The treatment of Hindu women varies widely depending on their social status and their location, with wealthier women in more developed areas generally faring better than poor, rural-dwelling women. Traditionally, Hinduism tends to see women as subservient to men.
Hinduism's attitude towards women is complicated, with many apparent contradictions. Many of the most powerful and beloved deities in Hinduism are female. However, many religious texts treat women as inferior beings and state that women's only role is to support their husbands and bear children. Hindus believe in reincarnation, and some texts state that women must be reborn as men before they can make any spiritual progress. Women are also considered ritually impure at times.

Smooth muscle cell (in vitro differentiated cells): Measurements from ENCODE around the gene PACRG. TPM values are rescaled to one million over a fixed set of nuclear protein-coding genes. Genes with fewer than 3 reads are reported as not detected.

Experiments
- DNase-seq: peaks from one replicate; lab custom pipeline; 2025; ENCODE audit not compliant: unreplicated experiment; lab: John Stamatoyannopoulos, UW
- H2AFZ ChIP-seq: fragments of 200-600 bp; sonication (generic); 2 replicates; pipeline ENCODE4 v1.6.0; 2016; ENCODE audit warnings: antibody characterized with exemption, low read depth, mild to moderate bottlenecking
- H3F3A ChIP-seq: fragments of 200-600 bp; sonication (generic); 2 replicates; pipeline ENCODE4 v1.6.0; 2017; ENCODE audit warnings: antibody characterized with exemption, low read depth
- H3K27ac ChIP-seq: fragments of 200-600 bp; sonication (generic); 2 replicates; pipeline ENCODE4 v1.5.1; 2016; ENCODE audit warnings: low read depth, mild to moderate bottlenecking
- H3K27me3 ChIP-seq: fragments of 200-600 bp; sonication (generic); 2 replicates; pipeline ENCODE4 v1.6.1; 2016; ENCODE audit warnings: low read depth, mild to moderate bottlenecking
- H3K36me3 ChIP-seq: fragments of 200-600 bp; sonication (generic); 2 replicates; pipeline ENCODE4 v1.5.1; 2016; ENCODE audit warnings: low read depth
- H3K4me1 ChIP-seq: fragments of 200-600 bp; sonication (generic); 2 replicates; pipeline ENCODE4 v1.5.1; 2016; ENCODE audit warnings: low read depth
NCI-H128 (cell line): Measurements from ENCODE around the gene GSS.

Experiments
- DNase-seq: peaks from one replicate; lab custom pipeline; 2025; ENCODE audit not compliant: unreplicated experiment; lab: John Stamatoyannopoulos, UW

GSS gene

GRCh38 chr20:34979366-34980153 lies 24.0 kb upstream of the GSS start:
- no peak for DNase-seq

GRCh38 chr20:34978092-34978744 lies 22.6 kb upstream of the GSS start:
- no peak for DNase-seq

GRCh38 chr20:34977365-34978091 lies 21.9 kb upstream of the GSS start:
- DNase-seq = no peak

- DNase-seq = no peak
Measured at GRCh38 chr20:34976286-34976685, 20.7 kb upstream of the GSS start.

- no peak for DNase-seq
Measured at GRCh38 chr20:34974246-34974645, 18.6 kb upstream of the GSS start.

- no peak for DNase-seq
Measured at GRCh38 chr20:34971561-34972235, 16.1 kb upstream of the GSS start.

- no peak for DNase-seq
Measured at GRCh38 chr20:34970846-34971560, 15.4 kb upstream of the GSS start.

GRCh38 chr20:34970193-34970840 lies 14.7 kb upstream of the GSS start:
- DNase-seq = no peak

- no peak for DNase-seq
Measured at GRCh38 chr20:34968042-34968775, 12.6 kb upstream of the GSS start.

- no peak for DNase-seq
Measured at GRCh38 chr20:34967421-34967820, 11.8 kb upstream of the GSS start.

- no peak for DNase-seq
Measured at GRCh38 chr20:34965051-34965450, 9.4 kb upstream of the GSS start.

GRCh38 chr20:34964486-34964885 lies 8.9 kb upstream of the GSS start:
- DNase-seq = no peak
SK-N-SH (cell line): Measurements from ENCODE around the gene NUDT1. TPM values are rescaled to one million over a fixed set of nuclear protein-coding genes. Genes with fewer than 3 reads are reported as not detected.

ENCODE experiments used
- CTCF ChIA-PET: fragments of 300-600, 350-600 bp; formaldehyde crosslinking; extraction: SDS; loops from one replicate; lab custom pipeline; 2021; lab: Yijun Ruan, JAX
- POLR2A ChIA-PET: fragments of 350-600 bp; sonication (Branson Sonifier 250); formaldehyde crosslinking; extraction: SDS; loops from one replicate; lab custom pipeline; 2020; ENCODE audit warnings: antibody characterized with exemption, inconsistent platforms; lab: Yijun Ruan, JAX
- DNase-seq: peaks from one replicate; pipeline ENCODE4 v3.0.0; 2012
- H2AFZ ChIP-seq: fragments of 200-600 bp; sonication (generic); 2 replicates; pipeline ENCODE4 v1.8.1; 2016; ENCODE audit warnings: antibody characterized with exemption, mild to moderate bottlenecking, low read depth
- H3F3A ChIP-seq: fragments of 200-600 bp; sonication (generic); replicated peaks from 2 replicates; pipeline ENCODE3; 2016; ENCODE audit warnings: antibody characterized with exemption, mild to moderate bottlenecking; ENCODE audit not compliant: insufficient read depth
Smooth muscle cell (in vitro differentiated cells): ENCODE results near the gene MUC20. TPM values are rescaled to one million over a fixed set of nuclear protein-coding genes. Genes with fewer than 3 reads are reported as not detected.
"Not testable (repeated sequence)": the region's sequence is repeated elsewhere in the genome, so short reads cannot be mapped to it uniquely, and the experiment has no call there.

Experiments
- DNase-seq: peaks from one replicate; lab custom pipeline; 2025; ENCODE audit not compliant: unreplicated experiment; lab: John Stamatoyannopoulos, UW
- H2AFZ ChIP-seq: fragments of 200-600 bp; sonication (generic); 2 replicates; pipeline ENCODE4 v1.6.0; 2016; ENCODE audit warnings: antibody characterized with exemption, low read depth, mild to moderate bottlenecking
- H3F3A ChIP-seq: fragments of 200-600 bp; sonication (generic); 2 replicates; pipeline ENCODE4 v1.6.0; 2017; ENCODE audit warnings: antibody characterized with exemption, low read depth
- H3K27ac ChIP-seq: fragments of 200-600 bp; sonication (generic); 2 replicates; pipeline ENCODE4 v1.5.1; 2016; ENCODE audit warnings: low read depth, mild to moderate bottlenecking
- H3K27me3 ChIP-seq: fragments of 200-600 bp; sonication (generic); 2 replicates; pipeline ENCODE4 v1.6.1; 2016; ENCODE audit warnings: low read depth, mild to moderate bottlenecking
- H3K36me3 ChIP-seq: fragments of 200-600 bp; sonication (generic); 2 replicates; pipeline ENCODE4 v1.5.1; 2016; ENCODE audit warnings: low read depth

These beliefs have led to severe mistreatment. Since women's only role was to support their husbands, widows have faced especially poor treatment. Many were shunned and treated as untouchable, and this practice continues in some areas as of 2015. Historically, some widows were encouraged or forced to commit suicide.
Taboos about menstruation are still a significant barrier to modern Hindu women, particularly in rural areas of India. They are often forced to sleep outside or in small unprotected huts, where they are vulnerable to attack. They also struggle to get adequate sanitary products, which can cause infection, and they may have to miss school or work.
However, as of 2015, Hinduism is slowly beginning to treat women as equals. Menstrual and widowhood taboos are becoming less widespread, and Hindu women are able to seek education and employment.